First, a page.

Author Topic: Need a new stone; advice? Are two stones useful?  (Read 9982 times)

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Offline scott123

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Re: Need a new stone; advice? Are two stones useful?
« Reply #20 on: June 22, 2012, 02:30:06 PM »
I have one friend in Colorado using 1/4 inch aluminum and giving good reports.  To quote Amy:

I no longer use a stone. I use a piece of 1/4" dressed aluminum, and place it on the highest rack just below my broiler, although I'm still experimenting with this given my new range. It's the technique touted in Modernist Cuisine, and I must say every time I've tried it, it's produced a superior crust.


I spoke to Nathan Myhrvold about the pizza section of his book, and, while he did his best to defend the author of that section, Chris Young, the claims Chris made about Neapolitan pizza were completely unsubstantiated. I, personally, know of at least 3 English pizzerias making breathtakingly beautiful pizzas, but when you start looking at the bulk of what the English eat as pizza, it's god awful.  This is the mentality where Blumenthal and Young (his research assistant) come from.

This is a photo of Chris Young's pizza:

http://forums.egullet.org/index.php/topic/137365-can-you-make-authentic-neapolitan-pizzas-at-home/page__st__30__p__1792128#entry1792128

While their recommendation of steel and aluminum is theoretically quite sound, when they start putting these materials into practice, it's like the 3 Stooges.

I've crunched the numbers for aluminum over and over again, and, at 1/4", it does not have the necessary heat capacity to produce a bake time that's any shorter than the far cheaper 3/4" cordierite.

Tatoosh, I know you're just a messenger here, so please don't take my tirade personally. I'm happy that Amy is happy with her pizzas, but, if she's working with 1/4" aluminum, she's not making pizzamaking.com caliber pizzas.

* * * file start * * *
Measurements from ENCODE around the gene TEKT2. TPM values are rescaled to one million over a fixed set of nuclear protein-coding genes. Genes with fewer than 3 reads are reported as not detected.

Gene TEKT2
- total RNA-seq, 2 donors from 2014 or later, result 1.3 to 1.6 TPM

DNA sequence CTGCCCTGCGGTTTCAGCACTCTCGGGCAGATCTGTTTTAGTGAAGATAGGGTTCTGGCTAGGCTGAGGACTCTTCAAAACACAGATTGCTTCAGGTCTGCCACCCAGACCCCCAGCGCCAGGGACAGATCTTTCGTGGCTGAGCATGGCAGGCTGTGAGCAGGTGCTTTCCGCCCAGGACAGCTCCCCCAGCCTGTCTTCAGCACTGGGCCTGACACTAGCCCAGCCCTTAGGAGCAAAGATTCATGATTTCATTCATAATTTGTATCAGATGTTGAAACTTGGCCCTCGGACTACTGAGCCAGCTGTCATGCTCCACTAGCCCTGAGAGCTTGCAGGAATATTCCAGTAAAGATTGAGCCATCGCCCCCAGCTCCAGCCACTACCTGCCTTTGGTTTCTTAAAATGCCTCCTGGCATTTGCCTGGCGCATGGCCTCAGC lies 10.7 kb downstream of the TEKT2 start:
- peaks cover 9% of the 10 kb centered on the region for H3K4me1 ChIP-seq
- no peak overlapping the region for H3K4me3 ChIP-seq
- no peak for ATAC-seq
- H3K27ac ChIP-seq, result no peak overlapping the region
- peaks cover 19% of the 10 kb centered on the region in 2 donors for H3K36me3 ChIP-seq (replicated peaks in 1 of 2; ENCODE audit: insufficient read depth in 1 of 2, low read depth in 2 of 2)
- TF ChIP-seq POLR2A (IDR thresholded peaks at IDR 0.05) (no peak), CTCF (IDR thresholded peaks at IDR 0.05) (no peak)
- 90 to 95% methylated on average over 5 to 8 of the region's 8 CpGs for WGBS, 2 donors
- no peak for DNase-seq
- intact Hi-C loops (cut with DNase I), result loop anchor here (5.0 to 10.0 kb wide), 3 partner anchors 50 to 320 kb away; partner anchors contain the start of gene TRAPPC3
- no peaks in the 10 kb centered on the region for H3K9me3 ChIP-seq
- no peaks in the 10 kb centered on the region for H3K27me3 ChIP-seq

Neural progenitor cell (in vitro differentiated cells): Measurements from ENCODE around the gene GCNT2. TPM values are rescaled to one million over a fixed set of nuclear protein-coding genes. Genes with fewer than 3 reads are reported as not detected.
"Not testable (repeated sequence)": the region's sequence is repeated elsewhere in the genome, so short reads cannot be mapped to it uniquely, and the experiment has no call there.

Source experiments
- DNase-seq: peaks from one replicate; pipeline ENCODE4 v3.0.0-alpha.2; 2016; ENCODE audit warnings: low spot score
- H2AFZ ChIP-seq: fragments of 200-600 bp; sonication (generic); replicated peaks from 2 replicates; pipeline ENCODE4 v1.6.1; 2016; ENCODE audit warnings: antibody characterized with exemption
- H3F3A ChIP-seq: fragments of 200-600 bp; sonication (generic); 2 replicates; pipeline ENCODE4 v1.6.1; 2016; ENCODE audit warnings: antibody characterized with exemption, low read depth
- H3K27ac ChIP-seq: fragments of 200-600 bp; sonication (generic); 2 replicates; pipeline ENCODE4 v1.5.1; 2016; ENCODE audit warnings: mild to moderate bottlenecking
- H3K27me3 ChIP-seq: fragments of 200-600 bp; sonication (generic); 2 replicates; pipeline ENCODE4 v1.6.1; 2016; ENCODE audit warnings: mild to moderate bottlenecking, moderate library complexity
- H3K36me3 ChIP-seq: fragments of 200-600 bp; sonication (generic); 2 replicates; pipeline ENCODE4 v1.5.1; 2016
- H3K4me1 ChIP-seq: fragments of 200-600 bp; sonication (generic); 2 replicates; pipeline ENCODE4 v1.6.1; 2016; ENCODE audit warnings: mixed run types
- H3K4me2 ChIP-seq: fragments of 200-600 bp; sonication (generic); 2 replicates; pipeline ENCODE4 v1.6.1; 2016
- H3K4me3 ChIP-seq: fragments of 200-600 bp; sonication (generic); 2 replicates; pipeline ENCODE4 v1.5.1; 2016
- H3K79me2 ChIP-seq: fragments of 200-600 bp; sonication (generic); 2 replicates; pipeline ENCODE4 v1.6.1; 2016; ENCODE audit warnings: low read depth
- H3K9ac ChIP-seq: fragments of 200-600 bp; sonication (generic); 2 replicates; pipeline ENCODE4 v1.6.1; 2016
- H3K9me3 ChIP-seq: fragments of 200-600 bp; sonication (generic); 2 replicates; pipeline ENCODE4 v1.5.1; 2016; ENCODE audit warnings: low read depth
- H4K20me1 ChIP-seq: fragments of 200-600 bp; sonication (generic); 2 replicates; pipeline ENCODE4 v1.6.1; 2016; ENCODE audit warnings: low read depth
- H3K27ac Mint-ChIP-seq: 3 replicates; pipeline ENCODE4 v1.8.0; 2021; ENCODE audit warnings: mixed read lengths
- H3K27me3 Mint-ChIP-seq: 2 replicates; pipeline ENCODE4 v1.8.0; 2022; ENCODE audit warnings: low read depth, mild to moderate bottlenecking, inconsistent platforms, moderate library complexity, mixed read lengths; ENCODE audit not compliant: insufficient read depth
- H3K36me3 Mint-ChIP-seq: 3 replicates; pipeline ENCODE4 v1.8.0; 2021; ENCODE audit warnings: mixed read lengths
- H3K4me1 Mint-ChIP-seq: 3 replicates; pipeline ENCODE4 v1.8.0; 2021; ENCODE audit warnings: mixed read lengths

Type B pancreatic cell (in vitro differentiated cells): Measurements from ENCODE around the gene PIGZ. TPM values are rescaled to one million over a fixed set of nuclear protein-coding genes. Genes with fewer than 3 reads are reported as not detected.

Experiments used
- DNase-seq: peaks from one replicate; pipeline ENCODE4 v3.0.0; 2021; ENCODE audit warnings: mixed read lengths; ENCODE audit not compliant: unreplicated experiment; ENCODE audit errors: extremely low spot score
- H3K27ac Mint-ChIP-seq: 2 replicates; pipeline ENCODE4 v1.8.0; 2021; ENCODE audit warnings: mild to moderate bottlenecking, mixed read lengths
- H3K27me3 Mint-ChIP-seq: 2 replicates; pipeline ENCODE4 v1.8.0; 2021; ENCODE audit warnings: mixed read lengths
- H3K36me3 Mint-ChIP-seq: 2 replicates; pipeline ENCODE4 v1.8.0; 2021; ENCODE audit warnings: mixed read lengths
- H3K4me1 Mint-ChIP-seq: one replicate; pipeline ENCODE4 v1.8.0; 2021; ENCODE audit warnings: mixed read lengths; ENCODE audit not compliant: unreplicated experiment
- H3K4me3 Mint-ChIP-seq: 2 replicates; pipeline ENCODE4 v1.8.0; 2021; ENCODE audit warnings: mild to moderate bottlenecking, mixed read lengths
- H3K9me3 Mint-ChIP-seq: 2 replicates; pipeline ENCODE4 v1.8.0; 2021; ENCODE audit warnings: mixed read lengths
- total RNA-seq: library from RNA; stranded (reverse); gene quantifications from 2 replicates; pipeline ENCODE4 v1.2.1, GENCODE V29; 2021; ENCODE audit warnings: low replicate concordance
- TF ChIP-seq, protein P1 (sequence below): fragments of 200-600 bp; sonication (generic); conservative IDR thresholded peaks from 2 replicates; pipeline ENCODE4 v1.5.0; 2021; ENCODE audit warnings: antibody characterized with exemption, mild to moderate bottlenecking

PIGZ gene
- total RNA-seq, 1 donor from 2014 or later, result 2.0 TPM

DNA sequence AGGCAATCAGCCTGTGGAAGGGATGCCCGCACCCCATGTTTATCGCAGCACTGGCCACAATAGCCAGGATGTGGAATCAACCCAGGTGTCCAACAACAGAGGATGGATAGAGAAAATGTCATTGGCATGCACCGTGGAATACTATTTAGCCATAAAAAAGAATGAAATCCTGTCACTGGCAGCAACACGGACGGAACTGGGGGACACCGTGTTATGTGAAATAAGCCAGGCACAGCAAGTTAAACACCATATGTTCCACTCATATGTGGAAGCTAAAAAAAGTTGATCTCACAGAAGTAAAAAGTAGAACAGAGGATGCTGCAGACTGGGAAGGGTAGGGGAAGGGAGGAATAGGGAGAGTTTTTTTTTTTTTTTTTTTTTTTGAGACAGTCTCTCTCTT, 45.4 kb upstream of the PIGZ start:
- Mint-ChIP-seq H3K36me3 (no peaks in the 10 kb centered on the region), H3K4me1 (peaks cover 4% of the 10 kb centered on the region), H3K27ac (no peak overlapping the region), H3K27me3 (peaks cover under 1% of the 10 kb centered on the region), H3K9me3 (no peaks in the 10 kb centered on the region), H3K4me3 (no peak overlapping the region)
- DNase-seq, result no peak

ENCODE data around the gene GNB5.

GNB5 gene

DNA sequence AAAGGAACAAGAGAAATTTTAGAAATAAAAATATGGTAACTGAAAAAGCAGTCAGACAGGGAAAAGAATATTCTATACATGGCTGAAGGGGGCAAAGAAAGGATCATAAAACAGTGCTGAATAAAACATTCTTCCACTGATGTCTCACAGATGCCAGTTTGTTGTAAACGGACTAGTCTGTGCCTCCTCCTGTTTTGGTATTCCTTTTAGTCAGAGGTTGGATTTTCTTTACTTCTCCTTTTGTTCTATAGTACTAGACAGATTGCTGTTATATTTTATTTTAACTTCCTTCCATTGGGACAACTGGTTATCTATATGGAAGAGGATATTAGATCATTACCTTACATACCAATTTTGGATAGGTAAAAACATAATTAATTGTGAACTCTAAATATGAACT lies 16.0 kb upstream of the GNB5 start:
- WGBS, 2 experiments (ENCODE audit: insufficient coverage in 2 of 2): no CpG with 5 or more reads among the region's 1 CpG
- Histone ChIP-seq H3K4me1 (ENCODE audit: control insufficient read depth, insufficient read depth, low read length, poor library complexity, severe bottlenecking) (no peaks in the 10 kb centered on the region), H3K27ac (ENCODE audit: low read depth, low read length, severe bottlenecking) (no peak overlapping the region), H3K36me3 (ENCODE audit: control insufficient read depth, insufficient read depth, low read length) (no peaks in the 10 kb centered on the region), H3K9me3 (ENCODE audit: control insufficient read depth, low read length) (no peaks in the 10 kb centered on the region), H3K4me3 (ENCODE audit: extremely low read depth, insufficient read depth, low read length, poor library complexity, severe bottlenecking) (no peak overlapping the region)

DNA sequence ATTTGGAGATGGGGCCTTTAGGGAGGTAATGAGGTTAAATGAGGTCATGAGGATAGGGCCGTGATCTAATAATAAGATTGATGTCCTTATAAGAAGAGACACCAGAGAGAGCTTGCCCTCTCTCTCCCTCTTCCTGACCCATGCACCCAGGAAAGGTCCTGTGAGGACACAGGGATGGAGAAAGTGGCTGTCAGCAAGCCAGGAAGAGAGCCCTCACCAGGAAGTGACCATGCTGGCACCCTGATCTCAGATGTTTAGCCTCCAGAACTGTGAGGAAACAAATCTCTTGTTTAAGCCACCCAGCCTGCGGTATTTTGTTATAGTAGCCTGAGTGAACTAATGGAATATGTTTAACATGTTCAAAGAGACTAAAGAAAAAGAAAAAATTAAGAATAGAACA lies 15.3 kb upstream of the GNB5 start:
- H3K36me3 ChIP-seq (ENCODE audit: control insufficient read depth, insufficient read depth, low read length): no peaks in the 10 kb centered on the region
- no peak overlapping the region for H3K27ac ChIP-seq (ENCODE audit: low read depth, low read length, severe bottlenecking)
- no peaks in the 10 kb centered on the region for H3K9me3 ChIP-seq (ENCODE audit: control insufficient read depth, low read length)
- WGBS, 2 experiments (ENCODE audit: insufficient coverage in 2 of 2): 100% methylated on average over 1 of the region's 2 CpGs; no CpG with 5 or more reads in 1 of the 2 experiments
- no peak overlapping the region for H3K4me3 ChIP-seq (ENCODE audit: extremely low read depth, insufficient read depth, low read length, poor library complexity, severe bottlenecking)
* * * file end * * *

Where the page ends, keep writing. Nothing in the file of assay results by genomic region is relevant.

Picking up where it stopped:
Nathan is a brilliant fellow- for those wishing to master sous vide, Modernist Cuisine is a gold mine.  When it comes to pizza, though, MC completely misses the mark.


Offline heuristicist

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Re: Need a new stone; advice? Are two stones useful?
« Reply #21 on: June 22, 2012, 05:47:15 PM »
Aditya, the chances you'll need fibrament are incredibly slim.  Sometimes it's poor conductivity makes it useful, but usually it doesn't, and it's one of the weakest materials you can buy.

If you want a selection of stones that will give you the ability to experiment to the fullest, then I'd go with

1/2" steel
3/4" (or 1") cordierite
1/4" or 1/2" quarry tiles

and, if you have $150 burning a hole in your pocket and want to go where (almost) no man has gone before, then try 1" aluminum plate.

For what would you use each of these? I'm convinced enough for the steel, but let's say I want to experiment with other varieties. When would I break out the cordierite, quarry tiles, or aluminum?

Offline heuristicist

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Re: Need a new stone; advice? Are two stones useful?
« Reply #22 on: June 22, 2012, 05:51:05 PM »
While their recommendation of steel and aluminum is theoretically quite sound, when they start putting these materials into practice, it's like the 3 Stooges.

I'm starting to get the idea that we need a book based on the distilled knowledge of this forum and its members. I'd be quite willing to drop a fair bit (but of course, a free and DRM-free ebook would be appreciated by many, including myself) for a well-organized, well-informed, experimentally-validated, modern and complete book on pizza-making techniques, from everything to dough (recipes, autolyse, cold/warm fermentation, tossing, stretch/slap, etc.) to sauce (recipes! this is one area where I'm really pathetic) to cooking techniques and materials, as we're discussing here.

Offline scott123

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Re: Need a new stone; advice? Are two stones useful?
« Reply #23 on: June 22, 2012, 07:00:13 PM »
For what would you use each of these? I'm convinced enough for the steel, but let's say I want to experiment with other varieties. When would I break out the cordierite, quarry tiles, or aluminum?

I chose these stones because they give you the widest range of conductivity

Quarry Tiles ~.5-1 W/m-K